The iconic Yves Saint Laurent Museum just opened in Marrakech

The iconic Yves Saint Laurent Museum just opened in Marrakech
Fifteen years have gone by since the last Yves Saint Laurent runway show at the Centre Pompidou and the closing of the couture house that bears his name. Fifteen years during which the couturier’s heritage has been preserved by the Fondation Pierre Bergé – Yves Saint Laurent, whose mission is to safeguard and share a unique collection: Yves Saint Laurent’s creative work.

During forty years, Yves Saint Laurent developed a style that was his own. By accompanying the liberation of women, the many iconic garments he designed have become part of the history of the 20th century. The pea coat, trench coat, ‘smoking’, pantsuit and safari jacket became integral to a woman’s everyday wardrobe. At the same time, Yves Saint Laurent was the last of the grand couturiers who dominated the extraordinary epoch of haute couture.

 In his sublime evening dresses one sees references to painting, literature, the theatre and street fashion. The two museums bearing his name reveal he was indeed a great artist of his generation.
Located very near the Jardin Majorelle – acquired by Yves Saint Laurent and Pierre Bergé in 1980 – Le Musée YVES SAINT LAURENT Marrakech occupies a new 4,000 m² building. It includes a 400m² permanent exhibition space devoted to the work of Yves Saint Laurent and designed by Christophe Martin.

The iconic Yves Saint Laurent Museum just opened in Marrakech

The museum also includes a hall for temporary exhibitions, a research library with over 5,000 volumes, a 150-seat auditorium, bookshop and terrace café.
A real pioneer, Yves Saint Laurent was the only fashion designer of his generation to systematically archive his work, beginning with the founding of the couture house. The heritage safeguarded by the foundation is a treasure-trove allowing us to discover the creative universe of Yves Saint Laurent.
A real pioneer, Yves Saint Laurent was the only fashion designer of his generation to systematically archive his work, beginning with the founding of the couture house. The heritage safeguarded by the foundation is a treasure-trove allowing us to discover the creative universe of Yves Saint Laurent.

The iconic Yves Saint Laurent Museum just opened in Marrakech

From garments to works of art: the history of a unique collection
Beginning in 1964, Yves Saint Laurent decided to set aside for safekeeping certain prototypes from every collection. A prototype is a model, designed by the couturier and fashioned by his workshops under his direction, then revealed to the public at the runways shows.
A prototype is not the same thing as a garment fitted to a particular client according to her measurements and desires, usually in the weeks that followed the runway shows.
The couturier’s prototypes have been conserved by the foundation along with its accessories (jewellery, shoes, gloves, hats, etc.).
Other than the prototypes, important elements relative to each collection were also set aside to be eventually archived by the couture house: original sketches, atelier worksheets, collection boards, photographs and videos of the runway shows, client notebooks (by model or by client), press clippings, etc.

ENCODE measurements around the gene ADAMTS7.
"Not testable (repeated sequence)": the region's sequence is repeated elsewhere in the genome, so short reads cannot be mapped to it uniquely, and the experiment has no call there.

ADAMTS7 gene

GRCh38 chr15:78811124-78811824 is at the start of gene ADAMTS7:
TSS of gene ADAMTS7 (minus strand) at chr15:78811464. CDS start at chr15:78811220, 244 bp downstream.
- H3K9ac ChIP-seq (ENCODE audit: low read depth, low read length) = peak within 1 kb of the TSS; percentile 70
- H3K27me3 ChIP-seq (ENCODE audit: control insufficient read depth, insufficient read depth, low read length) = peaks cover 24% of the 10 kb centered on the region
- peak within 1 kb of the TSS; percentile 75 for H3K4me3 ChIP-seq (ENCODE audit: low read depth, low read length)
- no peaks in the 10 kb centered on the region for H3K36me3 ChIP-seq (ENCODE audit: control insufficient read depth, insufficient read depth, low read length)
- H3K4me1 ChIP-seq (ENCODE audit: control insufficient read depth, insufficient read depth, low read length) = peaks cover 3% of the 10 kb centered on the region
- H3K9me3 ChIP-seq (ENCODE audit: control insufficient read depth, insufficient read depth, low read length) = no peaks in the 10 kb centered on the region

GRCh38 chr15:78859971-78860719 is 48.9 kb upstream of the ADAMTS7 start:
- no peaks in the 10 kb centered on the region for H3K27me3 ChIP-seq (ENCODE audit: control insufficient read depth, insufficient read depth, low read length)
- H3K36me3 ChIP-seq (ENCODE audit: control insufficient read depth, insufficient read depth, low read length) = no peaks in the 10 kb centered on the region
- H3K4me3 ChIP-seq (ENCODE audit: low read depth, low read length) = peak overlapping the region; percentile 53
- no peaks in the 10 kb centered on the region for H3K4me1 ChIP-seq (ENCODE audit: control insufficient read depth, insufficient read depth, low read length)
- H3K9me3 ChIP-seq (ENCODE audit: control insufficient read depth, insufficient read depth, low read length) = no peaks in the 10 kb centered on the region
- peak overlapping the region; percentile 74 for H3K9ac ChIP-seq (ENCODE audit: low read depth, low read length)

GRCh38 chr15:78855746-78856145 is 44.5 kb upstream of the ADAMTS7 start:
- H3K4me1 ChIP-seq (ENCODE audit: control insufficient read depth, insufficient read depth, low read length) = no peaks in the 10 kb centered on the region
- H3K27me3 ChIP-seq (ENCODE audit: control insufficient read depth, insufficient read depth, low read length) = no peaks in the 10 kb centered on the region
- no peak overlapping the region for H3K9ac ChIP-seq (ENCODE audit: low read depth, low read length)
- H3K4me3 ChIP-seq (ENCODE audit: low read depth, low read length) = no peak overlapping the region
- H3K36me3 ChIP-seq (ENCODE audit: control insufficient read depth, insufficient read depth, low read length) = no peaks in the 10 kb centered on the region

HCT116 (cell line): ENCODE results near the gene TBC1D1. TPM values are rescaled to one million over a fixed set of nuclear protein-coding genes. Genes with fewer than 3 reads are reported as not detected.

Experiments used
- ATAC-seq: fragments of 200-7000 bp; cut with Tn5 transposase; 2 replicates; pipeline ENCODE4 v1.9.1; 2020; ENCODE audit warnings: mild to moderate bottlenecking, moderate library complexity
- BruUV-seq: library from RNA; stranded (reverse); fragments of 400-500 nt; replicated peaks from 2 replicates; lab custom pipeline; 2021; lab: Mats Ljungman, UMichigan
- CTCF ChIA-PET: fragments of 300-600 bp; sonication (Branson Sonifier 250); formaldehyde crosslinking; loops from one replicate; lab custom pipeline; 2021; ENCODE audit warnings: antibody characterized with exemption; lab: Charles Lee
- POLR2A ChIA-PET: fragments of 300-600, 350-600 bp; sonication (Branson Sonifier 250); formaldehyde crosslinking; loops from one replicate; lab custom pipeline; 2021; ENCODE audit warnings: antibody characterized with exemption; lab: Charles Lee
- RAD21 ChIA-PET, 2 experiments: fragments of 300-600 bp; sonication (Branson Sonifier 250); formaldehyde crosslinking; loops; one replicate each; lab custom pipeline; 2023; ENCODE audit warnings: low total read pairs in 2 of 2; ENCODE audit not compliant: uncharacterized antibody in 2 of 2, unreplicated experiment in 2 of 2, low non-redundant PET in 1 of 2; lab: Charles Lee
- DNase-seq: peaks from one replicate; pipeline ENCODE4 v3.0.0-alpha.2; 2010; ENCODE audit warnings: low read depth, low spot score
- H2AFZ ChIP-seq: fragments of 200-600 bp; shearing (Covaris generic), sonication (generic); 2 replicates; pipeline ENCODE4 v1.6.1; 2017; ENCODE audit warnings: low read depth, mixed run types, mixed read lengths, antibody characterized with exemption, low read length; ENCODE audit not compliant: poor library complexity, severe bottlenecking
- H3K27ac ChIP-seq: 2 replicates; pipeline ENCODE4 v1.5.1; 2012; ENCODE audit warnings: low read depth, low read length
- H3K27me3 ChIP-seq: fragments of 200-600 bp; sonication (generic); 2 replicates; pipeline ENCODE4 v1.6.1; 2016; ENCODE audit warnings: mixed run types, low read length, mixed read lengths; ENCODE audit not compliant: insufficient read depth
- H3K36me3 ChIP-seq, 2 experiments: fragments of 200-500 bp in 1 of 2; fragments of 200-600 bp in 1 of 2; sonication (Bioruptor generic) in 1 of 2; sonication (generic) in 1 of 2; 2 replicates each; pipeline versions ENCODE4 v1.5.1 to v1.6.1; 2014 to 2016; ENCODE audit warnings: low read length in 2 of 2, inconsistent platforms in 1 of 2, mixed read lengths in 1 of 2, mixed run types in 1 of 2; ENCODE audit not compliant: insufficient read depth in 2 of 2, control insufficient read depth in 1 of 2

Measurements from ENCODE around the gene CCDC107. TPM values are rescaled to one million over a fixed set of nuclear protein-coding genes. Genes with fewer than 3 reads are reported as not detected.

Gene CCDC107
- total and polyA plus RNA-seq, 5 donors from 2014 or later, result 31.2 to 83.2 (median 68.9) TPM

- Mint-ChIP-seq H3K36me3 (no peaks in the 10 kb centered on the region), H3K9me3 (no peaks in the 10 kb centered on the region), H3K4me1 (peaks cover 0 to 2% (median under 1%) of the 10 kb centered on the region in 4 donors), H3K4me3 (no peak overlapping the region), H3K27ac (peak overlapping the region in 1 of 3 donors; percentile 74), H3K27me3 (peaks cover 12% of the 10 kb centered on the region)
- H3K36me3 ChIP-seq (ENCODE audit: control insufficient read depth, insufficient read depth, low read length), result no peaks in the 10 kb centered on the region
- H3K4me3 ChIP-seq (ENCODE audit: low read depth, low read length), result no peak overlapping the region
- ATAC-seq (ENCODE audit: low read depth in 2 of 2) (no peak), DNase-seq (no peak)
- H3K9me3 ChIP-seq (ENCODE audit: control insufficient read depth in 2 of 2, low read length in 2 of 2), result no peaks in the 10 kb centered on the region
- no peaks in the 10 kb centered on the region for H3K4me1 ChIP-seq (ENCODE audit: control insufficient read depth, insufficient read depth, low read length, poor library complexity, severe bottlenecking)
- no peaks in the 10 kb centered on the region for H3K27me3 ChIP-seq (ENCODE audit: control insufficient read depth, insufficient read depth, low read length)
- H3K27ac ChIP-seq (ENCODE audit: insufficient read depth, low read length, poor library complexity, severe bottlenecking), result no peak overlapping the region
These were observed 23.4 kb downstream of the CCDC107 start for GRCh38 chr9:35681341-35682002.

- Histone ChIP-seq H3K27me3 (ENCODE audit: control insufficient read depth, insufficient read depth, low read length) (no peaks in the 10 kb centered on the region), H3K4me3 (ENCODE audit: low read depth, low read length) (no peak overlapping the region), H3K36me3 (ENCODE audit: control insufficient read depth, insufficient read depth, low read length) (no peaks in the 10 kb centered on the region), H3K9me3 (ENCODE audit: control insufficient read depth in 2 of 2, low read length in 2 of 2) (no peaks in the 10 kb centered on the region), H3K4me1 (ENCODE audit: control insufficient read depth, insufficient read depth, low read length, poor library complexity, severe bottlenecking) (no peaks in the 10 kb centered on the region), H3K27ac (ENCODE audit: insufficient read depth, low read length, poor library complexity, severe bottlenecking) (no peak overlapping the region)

The iconic Yves Saint Laurent Museum just opened in Marrakech

Textiles and accessories
The Foundation’s holdings include more than 5,000 haute couture garments. The heart of the collection, enriched by ongoing acquisitions and donations, is based on the choices made by the couturier, season after season.The holdings include every entire haute couture collection made by Yves Saint Laurent between 1962 and 2002.
The foundation also safeguards 65 Dior garments designed between 1955 and 1960 while Yves Saint Laurent was Christian Dior’s assistant, before becoming the couture house’s creative director.Aside from his haute couture collections and ready-to-wear clothing, Yves Saint Laurent’s creative genius was expressed in costumes he designed for renowned actors and actresses, among them: Arletty in Les Monstres sacrés (1966), Catherine Deneuve in Belle de Jour (1967), Anny Duperey in Stavisky (1974) and Geneviève Page in l’Aigle à deux têtes (1978).
He was a close friend of the cabaret dancer Zizi Jeanmaire and the choreographer Roland Petit, for whom he designed many costumes and stage sets. The foundation’s collection includes over a hundred costumes and dozens of accessories that bear witness to Yves Saint Laurent’s extraordinary talent when designing for the stage and screen.
Also, sourced from the couture house’s ateliers or press department, the archives provide us with a wealth of additional information concerning the prototypes and other garments held by the foundation.
Important portraits of the couturier are held by the Fondation Pierre Bergé – Yves Saint Laurent, including one by Bernard Buffet, painted in 1958, and a series of portraits by Andy Warhol from 1972.
The collection also includes more than 1000 vintage prints by some of the greatest fashion photographers of the 20th century: Irving Penn, Richard Avedon, Helmut Newton, David Seidner, Arthur Elgort, Jeanloup Sieff and Marc Riboud.
Whether photographs commissioned by leading French and international newspapers and magazines, portraits of the couturier, or advertising photographs for the launch of perfumes, these images were instrumental in forging the history and prestige of Yves Saint Laurent and his couture house.

Photos via www.designboom.com